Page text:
How to Play the Piano


I’ve had a piano for seven years and a synthesiser for seventeen years and I’ve just learnt how to play. I’d been trying the play all that time but failed dramatically. Then as soon as I stopped ‘trying’, within a week I could suddenly play.

It came about because I wanted to retain the ‘cool dad’ tag for as long as possible with my fourteen month old son. We’ve been filling his day with music since he was born and when he expressed an interest in the large wooden piece of furniture covered in ebony and ivory keys I wanted to be able to play a tune for him. So I did. Was it as simple as that, you say? Actually yes. And I’m not saying all this to impress you, but to impress upon you a strategy for learning which can be, and should be, applied to everything you want to learn.

Let’s have a look at what is going on here.

The first thing was that suddenly the motivation was there to learn. When I was at school my parents and the teacher were concerned that I was late in reading. The reason was that they had given me a load of old boring books to read. I wanted to be able to do it to please them and get away with it and I wasn’t motivated in the actual reading of such dull stories. But when I got me hands on the Dalek and Star Wars annuals with their comic strips I suddenly ‘got it’. Then I devoured the many Doctor Who novelisations of the television series, a couple I owned and the rest from the library. Remember these were the days before video recordings. A Doctor Who story was on television once and then never repeated so books were the only way of reliving the adventures.

Comic strips, pulp science fiction, novels of tv series and fantasy ‘choose your own adventure’ books were all decried by teachers and parents in the 70s and 80s. What they failed to recognise, as the author Philip Pulman has often pointed out, is that it’s the reading that is important for children. It doesn’t really matter what they read as long as they do read. (For Pullman it was the Superman comics). Children soon consume a range of books and then look to the next thing to satisfy their reading desires. It’s often those who started on the lesser appreciated literary forms that move quicker onto more advanced works.

What was going on with my early reading was that I was getting a result straight away. I was learning as I went along, but I was getting the result which was the understanding of the particular adventure story.

I’d used the same approach to learning the guitar. I was self-taught. I learnt that I only needed the chords A and D to play ‘Mull of Kintyre’. Add in an E and I could play Buddy Holly’s entire back catalogue. My goal was to sing and play and within a week I could do that. After a month I was writing my own songs.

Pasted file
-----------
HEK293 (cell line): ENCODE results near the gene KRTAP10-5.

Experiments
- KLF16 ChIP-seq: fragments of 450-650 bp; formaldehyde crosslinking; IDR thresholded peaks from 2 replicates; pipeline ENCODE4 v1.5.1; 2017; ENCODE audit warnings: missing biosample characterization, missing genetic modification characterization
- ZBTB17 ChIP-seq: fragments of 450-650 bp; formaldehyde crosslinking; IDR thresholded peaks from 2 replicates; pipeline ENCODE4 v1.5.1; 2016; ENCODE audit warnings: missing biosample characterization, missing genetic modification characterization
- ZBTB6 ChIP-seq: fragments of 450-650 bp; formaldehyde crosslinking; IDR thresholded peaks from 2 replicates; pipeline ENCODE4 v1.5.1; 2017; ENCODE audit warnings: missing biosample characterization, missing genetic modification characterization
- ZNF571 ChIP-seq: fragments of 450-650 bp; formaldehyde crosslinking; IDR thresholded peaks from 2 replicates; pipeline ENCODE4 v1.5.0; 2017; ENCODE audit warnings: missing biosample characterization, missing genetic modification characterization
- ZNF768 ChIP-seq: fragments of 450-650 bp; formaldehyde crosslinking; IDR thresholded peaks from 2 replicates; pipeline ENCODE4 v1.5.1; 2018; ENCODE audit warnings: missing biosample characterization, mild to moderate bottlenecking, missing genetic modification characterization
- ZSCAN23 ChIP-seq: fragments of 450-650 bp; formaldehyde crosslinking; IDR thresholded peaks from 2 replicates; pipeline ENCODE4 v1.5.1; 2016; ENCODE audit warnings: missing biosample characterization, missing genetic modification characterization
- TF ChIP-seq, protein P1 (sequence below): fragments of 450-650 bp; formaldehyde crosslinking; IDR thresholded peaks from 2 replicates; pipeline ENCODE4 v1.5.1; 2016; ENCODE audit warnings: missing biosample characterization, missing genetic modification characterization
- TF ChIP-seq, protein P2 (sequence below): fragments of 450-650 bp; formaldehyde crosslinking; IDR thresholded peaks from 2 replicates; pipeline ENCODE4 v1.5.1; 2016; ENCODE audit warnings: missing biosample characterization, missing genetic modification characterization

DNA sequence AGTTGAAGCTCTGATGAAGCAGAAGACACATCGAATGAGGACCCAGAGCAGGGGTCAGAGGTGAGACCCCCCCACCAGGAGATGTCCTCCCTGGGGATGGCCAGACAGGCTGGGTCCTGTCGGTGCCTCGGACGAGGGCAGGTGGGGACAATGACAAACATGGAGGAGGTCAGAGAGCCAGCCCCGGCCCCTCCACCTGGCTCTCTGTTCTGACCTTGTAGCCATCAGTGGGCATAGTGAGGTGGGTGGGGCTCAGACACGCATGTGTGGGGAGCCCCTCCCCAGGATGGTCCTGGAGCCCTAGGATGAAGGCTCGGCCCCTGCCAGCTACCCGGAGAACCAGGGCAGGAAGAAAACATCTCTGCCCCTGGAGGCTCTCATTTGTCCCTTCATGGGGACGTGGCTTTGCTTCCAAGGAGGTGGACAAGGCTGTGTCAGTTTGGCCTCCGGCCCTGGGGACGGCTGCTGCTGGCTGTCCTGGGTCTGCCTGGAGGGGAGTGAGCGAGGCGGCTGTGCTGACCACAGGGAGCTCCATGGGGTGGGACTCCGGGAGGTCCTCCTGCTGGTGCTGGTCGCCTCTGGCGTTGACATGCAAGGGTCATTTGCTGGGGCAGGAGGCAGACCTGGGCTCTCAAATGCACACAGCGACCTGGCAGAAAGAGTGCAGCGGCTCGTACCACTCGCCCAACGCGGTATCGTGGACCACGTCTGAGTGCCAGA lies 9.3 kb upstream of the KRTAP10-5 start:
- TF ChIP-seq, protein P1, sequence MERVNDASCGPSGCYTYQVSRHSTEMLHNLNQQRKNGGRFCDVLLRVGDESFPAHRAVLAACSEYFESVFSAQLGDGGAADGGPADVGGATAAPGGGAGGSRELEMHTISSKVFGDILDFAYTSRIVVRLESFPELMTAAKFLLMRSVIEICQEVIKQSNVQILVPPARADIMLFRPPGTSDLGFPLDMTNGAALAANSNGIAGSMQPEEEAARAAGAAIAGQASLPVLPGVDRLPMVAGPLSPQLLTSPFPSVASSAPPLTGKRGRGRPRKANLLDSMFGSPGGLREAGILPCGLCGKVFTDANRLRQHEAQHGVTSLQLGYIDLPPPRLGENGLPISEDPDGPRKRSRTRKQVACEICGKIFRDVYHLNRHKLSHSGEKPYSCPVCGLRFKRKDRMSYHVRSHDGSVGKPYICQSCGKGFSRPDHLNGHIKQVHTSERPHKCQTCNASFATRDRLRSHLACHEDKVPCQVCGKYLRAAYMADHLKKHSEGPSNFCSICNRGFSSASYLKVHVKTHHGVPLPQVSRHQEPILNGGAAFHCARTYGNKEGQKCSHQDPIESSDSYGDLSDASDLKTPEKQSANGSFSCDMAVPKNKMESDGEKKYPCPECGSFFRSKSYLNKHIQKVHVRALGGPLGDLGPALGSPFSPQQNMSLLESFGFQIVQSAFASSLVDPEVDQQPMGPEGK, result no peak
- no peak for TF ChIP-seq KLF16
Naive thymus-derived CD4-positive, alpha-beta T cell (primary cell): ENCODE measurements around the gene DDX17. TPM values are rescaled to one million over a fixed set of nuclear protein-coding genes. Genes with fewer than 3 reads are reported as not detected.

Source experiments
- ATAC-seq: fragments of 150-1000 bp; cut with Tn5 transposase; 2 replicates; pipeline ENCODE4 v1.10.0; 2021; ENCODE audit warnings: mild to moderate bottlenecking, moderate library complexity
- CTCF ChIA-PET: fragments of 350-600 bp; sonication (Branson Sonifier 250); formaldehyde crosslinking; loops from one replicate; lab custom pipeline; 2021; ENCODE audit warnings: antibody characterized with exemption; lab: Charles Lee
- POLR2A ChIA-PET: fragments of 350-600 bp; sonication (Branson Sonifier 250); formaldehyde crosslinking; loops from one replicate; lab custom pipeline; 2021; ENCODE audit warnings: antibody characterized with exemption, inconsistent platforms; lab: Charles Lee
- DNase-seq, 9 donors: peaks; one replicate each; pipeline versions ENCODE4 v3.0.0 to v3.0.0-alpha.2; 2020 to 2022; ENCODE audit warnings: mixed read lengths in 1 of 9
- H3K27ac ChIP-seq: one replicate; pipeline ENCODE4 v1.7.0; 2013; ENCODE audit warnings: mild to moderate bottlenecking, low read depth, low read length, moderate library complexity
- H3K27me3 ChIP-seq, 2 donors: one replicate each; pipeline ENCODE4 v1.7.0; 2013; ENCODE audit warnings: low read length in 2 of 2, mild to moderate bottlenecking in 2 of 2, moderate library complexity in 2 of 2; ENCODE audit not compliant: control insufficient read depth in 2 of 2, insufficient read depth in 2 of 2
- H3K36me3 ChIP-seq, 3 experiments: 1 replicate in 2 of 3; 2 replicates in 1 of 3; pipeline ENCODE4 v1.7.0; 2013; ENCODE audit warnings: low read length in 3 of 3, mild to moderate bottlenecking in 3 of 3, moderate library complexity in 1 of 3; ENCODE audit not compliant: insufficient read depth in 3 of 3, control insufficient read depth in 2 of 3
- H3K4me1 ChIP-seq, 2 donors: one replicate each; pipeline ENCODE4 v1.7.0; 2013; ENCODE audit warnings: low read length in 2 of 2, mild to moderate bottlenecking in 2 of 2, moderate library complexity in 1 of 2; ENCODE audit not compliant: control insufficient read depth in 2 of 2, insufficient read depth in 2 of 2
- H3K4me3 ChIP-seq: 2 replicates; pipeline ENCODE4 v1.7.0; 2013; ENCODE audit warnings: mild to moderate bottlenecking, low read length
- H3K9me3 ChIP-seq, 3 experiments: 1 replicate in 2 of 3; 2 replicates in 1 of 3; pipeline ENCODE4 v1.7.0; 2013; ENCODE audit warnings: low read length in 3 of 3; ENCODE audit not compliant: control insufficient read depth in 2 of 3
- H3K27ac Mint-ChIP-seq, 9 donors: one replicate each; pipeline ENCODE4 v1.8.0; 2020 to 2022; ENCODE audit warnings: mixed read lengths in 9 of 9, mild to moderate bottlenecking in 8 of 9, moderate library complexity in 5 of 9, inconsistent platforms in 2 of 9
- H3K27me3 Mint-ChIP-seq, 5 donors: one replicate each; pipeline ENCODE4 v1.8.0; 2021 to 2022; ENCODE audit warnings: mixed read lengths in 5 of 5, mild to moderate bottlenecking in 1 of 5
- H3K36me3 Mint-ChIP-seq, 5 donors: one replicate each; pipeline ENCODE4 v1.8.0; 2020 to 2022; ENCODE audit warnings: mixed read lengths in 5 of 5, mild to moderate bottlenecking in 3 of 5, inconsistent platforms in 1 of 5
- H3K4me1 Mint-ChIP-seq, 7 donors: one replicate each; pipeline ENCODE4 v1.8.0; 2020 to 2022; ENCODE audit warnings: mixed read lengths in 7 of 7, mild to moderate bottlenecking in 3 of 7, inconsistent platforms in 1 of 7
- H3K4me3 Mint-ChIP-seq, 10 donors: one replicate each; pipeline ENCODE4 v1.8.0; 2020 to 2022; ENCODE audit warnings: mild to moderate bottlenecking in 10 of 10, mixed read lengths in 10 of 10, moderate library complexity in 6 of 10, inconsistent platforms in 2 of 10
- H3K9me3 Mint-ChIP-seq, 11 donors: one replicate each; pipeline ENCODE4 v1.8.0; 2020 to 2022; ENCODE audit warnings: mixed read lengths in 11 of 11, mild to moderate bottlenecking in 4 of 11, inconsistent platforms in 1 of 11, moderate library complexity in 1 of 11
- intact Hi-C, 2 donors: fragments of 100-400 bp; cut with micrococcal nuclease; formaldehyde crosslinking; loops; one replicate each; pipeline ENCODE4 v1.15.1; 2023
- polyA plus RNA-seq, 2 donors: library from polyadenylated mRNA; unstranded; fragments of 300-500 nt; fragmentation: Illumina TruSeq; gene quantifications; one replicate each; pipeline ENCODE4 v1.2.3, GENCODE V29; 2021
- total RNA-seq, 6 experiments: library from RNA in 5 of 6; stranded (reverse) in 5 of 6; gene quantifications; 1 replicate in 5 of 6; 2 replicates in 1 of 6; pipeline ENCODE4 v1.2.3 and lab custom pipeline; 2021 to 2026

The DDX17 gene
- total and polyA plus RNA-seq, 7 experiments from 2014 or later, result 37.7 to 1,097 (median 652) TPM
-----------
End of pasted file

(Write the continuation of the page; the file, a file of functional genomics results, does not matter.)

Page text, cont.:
So it was this technique that I applied to the piano. The goal was to be able to play and sing some popular songs. I didn’t need to start at the very beginning and learn the history and meaning of dots and squiggly lines on wires. All I had to do was to make a convincing sound.

All learning begins with self learning. A good teacher shows the way and needs to surround the student with the right motivation for them. The student then pulls themselves up, by themselves. The thrill of achievement then fuels the next stage; the desire to get better. This is where the teacher is needed as mentor, to guide the student through to mastery by showing technique and information.

So many teachers get this process back to front. They bombard the student with technique and information which goes over the heads of so many students who then feel disenfranchised and lose interest. There is a certain percentage of people who can learn this way but many will get quickly bored if the information is not relevant to their current goal. It’s all about finding the right teaching strategy to match the student’s learning strategy.

Now that I can convincingly play ‘Hey Jude’ and ‘Let it Be’ I can begin to expand my repertoire as well as going back to look at the technique and information for reading printed music. I now have the motivation to be able to get there.

You’ll have your own learning strategies. They may be different to mine but they’ll be the same in the one vital way: you will always need less will power to learn something you want to learn and that you will enjoy learning. If you have to use will power then you are more than likely to just give up and do something more rewarding at the first sign of hard work. Build the reward into the learning. This will work whether you want to learn Mandarin, Chemistry, salsa dancing or piano. Ask yourself ‘why?’. If that ‘why’ is compelling enough you’ll be doing it in no time.

For more see:
www.aydinstone.com
www.sunmakers.co.uk

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Take it as red


Have a look outside for a red car. Have a closer look at the body of it. Is it really red? The more you look the more you’ll see that it’s many different colours, few if any of them are actually red. You’ll see that areas are different shades of pink, grey, white, black. Perhaps other colours that are reflected slightly giving us murky greens and browns. “But I know it’s red” you may say. Well it isn’t red. There is unlike to be a situation where the car is entirely red.